Chapter 9

Islam and Other Faiths

Chapter Summary

All human beings are equal – all receive revelations and Prophets – Qur'an, Muhammad and Islam are the criteria by which to measure other faiths – the duty to invite others to the way of Islam (da'wa) – status of the People of the Book (Ahl al-Kitab) – no compulsion in religion – Jews and Christians in the Islamic state – apostasy – God alone is the judge – classification of religions – polytheism – non-theism – nature religions – problems with historically later religions – privileged status of earlier revelations – no blanket judgements – the Jews – problems in accepting the Qur'an and prophethood of Muhammad – treason in Madina – Jews accused of falsifying scriptures and claiming ownership of God – Jewish–Muslim relations in history – Christians in the Arabian peninsula – Christians: the closest in affection to Muslims – controversy over the Son of God – God does not couple with human women – use of Son of God in Hebrew scriptures – theological language of the Eternal Word of God and the incarnate Jesus – Christian and Muslim understandings of the Word of God – Muslim problems with the idea of incarnation – Muslim problems with any talk of the threeness of God – trinity – the meaning of person/personae/prosopon – models for talking about the trinity – Jesus in the Qur'an – Prophet and Servant of God – born of the Virgin Mary – miracles – sent with the Injil – foretold the coming of Muhammad – did not die on the cross – taken alive into heaven – will return in the Last Days

The Qur'an declares itself as the criterion of judgment for matters of life and faith (Q. 25.1). Similarly, Muhammad is the standard for the Muslim life. In the end, other faiths are meandering lanes in comparison to the Straight Path. Through da'wa, Muslims invite others to claim Islam, but humans have free will and can reject the invitation. Early on, Islam encountered many people who were Ahl al-Kitab (People of the Book; see Q. 3.20; 4.47; 5.65–66). The Qur'an identifies these groups as Jews, Christians and the less familiar Sabeans. The Ahl al-Kitab were technically equal with Muslims in dhimmi status, but restrictions were placed on the public aspects of religious practice. No Muslim was permitted to convert to another religion.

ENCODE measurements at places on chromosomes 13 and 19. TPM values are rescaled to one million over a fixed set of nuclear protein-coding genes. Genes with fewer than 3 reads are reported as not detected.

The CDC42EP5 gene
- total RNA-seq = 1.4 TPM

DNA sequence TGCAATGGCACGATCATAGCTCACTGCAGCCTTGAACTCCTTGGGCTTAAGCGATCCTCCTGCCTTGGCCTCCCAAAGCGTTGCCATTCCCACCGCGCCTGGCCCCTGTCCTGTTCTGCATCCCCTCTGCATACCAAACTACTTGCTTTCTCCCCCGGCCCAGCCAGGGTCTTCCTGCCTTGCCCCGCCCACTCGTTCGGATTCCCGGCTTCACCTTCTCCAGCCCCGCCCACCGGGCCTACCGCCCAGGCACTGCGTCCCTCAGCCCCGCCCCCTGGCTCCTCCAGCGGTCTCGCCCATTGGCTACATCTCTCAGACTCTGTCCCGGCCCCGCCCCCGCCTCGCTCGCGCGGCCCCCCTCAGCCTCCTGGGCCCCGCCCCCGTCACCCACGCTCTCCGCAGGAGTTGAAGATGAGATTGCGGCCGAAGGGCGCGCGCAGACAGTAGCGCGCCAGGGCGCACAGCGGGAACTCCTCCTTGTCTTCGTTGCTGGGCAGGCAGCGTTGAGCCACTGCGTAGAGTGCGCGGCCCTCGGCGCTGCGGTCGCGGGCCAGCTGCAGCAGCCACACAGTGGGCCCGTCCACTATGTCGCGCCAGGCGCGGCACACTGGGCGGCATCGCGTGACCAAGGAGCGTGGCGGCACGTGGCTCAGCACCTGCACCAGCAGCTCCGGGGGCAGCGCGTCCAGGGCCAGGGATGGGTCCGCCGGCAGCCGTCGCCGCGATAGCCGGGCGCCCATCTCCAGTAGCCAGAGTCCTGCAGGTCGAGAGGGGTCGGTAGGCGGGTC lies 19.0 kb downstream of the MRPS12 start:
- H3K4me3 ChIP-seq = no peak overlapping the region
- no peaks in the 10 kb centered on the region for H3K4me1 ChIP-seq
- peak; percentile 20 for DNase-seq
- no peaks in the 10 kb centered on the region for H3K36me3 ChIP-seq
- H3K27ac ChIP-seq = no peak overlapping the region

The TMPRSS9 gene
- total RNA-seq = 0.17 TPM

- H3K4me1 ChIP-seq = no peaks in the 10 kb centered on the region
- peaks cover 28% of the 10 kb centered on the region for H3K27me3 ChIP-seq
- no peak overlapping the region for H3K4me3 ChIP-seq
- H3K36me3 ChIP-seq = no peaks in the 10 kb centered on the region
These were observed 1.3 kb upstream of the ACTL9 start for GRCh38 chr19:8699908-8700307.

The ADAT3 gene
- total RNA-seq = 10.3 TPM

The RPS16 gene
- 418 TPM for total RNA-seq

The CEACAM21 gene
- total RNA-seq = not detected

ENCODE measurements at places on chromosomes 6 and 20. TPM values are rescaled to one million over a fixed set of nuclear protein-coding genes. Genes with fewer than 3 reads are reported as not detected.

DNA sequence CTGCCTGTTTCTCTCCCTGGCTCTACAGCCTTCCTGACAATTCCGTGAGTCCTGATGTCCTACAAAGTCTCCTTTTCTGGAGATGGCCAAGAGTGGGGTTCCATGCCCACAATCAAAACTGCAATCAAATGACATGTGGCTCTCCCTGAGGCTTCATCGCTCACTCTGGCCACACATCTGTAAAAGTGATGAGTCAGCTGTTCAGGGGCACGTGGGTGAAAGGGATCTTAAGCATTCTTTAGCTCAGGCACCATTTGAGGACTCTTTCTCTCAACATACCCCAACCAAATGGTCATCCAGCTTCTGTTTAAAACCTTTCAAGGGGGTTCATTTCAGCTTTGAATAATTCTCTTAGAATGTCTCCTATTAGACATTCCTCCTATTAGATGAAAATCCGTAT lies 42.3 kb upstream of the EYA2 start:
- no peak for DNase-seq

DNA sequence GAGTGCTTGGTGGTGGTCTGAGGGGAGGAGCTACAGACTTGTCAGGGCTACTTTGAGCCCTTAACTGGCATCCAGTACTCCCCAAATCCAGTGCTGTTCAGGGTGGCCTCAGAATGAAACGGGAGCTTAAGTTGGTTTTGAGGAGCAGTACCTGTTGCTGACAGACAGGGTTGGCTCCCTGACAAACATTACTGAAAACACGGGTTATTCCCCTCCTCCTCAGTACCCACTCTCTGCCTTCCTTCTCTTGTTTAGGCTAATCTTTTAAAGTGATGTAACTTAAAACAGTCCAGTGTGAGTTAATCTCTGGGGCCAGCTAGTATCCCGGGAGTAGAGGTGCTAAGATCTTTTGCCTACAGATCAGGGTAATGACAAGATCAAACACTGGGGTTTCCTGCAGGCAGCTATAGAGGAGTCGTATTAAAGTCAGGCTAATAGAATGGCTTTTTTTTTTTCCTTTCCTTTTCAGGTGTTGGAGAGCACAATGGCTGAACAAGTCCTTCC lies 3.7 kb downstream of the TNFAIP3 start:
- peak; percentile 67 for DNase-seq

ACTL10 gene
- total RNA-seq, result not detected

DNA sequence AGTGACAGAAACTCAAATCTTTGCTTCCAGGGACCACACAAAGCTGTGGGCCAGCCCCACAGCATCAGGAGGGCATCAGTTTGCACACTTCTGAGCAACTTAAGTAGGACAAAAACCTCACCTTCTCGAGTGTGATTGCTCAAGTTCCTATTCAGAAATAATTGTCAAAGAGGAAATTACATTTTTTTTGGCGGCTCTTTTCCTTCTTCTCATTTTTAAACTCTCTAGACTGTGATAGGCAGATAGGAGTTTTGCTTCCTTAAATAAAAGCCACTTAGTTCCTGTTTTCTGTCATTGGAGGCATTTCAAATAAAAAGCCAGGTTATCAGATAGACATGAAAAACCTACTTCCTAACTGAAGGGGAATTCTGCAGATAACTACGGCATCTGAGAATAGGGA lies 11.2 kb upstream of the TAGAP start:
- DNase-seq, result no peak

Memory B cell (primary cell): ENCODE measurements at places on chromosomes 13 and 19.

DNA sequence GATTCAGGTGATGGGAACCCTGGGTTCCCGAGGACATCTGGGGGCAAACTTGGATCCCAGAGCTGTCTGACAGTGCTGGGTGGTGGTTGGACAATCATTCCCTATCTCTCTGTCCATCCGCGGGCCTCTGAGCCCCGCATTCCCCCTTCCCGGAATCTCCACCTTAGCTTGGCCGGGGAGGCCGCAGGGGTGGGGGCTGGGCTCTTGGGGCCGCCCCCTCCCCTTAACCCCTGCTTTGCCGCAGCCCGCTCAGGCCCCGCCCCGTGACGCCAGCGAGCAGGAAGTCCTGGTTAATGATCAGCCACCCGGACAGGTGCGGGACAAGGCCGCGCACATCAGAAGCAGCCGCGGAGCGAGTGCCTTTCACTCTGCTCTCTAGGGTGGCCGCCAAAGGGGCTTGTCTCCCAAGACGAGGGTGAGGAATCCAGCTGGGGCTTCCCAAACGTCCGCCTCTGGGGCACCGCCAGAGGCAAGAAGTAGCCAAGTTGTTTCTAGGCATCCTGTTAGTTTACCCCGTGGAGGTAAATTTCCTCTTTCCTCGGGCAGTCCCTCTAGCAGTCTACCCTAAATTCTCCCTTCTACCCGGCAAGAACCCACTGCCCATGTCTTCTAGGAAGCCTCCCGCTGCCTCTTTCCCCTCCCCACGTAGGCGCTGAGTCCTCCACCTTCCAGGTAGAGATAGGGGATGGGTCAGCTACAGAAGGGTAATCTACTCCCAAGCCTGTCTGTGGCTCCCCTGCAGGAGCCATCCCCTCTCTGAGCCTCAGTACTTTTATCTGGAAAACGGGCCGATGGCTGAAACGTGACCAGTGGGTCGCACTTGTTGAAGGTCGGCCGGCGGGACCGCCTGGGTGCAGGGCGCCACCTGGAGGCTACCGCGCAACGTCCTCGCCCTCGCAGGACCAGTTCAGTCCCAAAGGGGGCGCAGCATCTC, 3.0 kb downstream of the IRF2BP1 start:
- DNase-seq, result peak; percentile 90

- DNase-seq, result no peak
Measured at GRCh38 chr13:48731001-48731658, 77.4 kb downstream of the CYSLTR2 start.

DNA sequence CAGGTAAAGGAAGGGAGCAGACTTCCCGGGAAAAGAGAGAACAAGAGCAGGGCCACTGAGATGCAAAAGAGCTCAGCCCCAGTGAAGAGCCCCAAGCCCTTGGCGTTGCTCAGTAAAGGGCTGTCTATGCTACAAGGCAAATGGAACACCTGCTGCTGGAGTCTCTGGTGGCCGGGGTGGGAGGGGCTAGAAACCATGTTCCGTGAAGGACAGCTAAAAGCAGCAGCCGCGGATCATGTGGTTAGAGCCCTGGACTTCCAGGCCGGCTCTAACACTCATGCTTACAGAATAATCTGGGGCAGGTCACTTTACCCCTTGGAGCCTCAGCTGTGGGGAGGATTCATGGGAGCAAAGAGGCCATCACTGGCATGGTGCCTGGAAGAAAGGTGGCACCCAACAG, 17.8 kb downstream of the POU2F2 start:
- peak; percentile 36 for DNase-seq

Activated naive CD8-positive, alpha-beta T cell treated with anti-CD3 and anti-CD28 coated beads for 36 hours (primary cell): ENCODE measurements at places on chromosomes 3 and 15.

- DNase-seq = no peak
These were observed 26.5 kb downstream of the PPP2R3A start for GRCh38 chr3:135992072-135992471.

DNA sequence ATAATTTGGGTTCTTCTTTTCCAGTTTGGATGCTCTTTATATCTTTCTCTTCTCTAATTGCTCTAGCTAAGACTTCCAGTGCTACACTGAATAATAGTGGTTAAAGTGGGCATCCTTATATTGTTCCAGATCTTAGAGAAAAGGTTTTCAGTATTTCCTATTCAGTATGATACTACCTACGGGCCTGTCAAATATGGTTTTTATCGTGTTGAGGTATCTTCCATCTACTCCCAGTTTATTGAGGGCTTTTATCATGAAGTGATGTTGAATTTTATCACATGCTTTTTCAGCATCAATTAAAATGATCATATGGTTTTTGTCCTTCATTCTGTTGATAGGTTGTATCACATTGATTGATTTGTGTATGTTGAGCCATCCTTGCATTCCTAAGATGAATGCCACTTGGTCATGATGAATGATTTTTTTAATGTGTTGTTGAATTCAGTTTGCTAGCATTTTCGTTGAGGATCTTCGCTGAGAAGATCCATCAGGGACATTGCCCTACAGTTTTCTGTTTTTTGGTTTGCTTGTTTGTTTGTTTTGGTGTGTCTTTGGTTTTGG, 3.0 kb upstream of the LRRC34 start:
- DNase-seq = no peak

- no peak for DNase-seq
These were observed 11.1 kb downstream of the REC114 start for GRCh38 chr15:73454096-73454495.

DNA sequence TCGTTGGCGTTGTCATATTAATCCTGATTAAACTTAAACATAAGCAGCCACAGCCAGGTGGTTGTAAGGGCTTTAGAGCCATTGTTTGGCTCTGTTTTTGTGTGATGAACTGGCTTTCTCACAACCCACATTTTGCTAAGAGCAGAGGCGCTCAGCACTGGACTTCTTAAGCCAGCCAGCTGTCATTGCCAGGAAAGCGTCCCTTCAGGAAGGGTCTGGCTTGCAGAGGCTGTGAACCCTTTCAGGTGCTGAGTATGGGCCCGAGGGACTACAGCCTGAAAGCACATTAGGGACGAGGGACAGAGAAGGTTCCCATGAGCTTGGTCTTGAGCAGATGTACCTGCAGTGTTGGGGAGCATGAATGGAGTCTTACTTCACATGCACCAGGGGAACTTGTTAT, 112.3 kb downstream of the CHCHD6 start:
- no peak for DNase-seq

Classification of Religions: The most hated sin in Islam is shirk (association of something with God). Islam forbids all polytheism, pantheism and paganism. One problem in Islamic practice is the reverencing of saints and other holy persons. Since Muhammad is the last Prophet (Q. 5.3), Muslims reject the claims of Mormons and Baha'is.

The Ahl al-Kitab have a clearer relation to Islam. Every Muslim believes that Moses and Jesus were prophets of God (Q. 2.136, 285; 4.150–152). Food that is kosher for Jews is halal for Muslims. Muslim men are allowed to marry women who are Ahl al-Kitab. Muhammad himself received a delegation of Christians from Yemen, allowing them to pray in his mosque. The status of salvation for non-Muslims who are Ahl al-Kitab is not clear, though all final judgment belongs with God alone. The Qur'an does not hesitate, however, to criticize the shortcomings in both Judaism and Christianity.